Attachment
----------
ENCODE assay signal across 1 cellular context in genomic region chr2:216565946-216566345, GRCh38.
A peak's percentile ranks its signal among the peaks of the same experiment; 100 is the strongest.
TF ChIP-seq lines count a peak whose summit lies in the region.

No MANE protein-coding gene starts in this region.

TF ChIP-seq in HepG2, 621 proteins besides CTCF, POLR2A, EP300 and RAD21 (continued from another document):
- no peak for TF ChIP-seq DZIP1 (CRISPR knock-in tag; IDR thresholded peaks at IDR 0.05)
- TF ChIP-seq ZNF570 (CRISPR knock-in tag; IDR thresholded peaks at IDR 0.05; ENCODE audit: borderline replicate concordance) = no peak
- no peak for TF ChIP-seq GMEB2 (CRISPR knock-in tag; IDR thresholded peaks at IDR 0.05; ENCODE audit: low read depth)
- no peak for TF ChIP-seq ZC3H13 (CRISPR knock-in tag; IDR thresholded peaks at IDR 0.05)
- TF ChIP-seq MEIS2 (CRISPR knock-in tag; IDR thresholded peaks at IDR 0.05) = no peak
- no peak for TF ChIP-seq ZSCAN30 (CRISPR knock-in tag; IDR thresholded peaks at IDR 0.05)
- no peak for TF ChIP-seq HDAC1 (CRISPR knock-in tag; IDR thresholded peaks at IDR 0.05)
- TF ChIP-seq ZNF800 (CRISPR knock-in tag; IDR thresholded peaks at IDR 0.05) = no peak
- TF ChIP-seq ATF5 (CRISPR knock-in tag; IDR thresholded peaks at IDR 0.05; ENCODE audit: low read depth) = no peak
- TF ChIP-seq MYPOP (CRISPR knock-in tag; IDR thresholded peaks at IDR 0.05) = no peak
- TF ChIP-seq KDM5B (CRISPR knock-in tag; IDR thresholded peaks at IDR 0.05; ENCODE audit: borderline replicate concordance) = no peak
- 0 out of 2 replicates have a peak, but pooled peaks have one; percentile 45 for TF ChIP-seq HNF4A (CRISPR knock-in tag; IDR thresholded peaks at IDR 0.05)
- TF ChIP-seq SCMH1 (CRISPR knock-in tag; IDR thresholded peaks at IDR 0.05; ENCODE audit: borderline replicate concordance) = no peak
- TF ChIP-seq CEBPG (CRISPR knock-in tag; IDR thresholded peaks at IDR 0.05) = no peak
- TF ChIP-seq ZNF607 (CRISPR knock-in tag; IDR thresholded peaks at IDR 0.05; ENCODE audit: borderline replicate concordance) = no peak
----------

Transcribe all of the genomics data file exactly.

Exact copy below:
ENCODE assay signal across 1 cellular context in genomic region chr2:216565946-216566345, GRCh38.
A peak's percentile ranks its signal among the peaks of the same experiment; 100 is the strongest.
TF ChIP-seq lines count a peak whose summit lies in the region.

No MANE protein-coding gene starts in this region.

TF ChIP-seq in HepG2, 621 proteins besides CTCF, POLR2A, EP300 and RAD21 (continued from another document):
- no peak for TF ChIP-seq DZIP1 (CRISPR knock-in tag; IDR thresholded peaks at IDR 0.05)
- TF ChIP-seq ZNF570 (CRISPR knock-in tag; IDR thresholded peaks at IDR 0.05; ENCODE audit: borderline replicate concordance) = no peak
- no peak for TF ChIP-seq GMEB2 (CRISPR knock-in tag; IDR thresholded peaks at IDR 0.05; ENCODE audit: low read depth)
- no peak for TF ChIP-seq ZC3H13 (CRISPR knock-in tag; IDR thresholded peaks at IDR 0.05)
- TF ChIP-seq MEIS2 (CRISPR knock-in tag; IDR thresholded peaks at IDR 0.05) = no peak
- no peak for TF ChIP-seq ZSCAN30 (CRISPR knock-in tag; IDR thresholded peaks at IDR 0.05)
- no peak for TF ChIP-seq HDAC1 (CRISPR knock-in tag; IDR thresholded peaks at IDR 0.05)
- TF ChIP-seq ZNF800 (CRISPR knock-in tag; IDR thresholded peaks at IDR 0.05) = no peak
- TF ChIP-seq ATF5 (CRISPR knock-in tag; IDR thresholded peaks at IDR 0.05; ENCODE audit: low read depth) = no peak
- TF ChIP-seq MYPOP (CRISPR knock-in tag; IDR thresholded peaks at IDR 0.05) = no peak
- TF ChIP-seq KDM5B (CRISPR knock-in tag; IDR thresholded peaks at IDR 0.05; ENCODE audit: borderline replicate concordance) = no peak
- 0 out of 2 replicates have a peak, but pooled peaks have one; percentile 45 for TF ChIP-seq HNF4A (CRISPR knock-in tag; IDR thresholded peaks at IDR 0.05)
- TF ChIP-seq SCMH1 (CRISPR knock-in tag; IDR thresholded peaks at IDR 0.05; ENCODE audit: borderline replicate concordance) = no peak
- TF ChIP-seq CEBPG (CRISPR knock-in tag; IDR thresholded peaks at IDR 0.05) = no peak
- TF ChIP-seq ZNF607 (CRISPR knock-in tag; IDR thresholded peaks at IDR 0.05; ENCODE audit: borderline replicate concordance) = no peak